The Foothills council has stirred controversy with its conclusion that crime in the corridor is being exacerbated in part by a city-funded voucher program intended to provide temporary housing to people living in several motels west of Tramway on Central.
“Businesses, residents and motel residents have expressed concern of the extreme danger (highest # of calls per week in any concentrated area in both the city and the state) at Tramway/Central motels. We are told these vouchers are issued at-will with NO oversight or monitoring. These vouchers are not tracked or coordinated among agencies. As a result, many of these vouchers are issued to non-vetted repeat offenders,” says a report and recommendations unanimously approved by the policing council on June 14.
“The objective reality is that conditions along East Central, and the situational, preventable crime ridden motels have become a serious problem for the businesses in the area,” the report says.
In addition to draining police resources that could be used to answer calls to the rest of the Foothills Command, crime at or near the motels presents “an unfortunate spectacle to tourists and travelers passing through Albuquerque,” the council stated.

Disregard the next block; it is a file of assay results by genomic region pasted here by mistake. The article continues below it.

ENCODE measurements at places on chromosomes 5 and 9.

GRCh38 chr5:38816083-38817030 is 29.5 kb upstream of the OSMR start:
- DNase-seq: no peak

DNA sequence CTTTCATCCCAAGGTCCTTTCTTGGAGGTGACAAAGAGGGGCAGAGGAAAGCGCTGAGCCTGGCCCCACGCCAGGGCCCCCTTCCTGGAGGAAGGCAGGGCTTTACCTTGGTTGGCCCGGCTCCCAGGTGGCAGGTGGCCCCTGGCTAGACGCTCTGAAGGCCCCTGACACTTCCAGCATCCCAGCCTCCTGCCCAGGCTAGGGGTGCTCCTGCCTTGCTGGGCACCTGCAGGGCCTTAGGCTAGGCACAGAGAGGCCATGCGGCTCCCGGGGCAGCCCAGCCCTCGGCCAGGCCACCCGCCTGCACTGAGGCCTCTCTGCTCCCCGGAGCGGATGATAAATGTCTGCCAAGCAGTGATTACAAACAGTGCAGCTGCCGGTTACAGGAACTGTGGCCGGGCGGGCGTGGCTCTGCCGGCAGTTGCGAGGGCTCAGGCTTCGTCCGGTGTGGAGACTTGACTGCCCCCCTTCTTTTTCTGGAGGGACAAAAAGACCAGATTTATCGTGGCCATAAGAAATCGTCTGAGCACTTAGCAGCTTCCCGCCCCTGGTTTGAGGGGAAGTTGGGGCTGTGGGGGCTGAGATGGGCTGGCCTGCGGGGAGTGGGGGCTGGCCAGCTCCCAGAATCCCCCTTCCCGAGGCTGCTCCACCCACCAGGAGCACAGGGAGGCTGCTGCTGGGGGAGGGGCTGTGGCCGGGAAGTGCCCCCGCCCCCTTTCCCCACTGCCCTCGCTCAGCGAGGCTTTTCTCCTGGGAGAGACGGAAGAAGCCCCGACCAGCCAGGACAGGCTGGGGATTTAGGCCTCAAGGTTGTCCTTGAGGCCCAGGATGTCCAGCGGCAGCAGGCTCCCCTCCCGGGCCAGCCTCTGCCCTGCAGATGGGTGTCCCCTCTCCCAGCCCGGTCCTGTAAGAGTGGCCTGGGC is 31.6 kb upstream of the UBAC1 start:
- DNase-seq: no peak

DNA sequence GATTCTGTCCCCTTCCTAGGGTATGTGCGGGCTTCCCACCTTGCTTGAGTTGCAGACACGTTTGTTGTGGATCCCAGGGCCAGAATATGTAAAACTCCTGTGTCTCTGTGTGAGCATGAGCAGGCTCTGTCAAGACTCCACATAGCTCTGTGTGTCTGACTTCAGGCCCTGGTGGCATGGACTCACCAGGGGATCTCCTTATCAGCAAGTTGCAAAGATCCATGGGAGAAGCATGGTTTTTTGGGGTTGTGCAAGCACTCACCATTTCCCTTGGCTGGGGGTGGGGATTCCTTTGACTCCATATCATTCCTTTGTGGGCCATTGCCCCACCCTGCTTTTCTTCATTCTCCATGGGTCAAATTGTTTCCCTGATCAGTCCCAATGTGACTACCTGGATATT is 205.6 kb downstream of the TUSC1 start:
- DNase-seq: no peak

The policing council recommends tighter controls over the voucher program and urges more aggressive code enforcement of nuisance properties along the corridor.
The recommendations, which were submitted to APD’s administration, haven’t gone over well.
Some say the council is off-base and unfair to the homeless and the housing program. Others question whether the council is operating out of its lane.
“First, the CPCs are supposed to focus on issues related to the DOJ and reform process, not make recommendations about crime trends,” APD spokesman Gilbert Gallegos said in an email.”That said, we are aware of the challenges in the … area, which pre-date the issuance of vouchers,” Gallegos stated.
“The Foothills Area Command has continuously worked with neighborhoods and business owners to develop operations to address crime in the area. We do the same thing in all six area commands, and all have areas with specific challenges.”
“Calls for service are high in these areas across the city,” he said, not just at Tramway and Central.
Journal requests to interview police officials at the Foothills Area Command weren’t granted.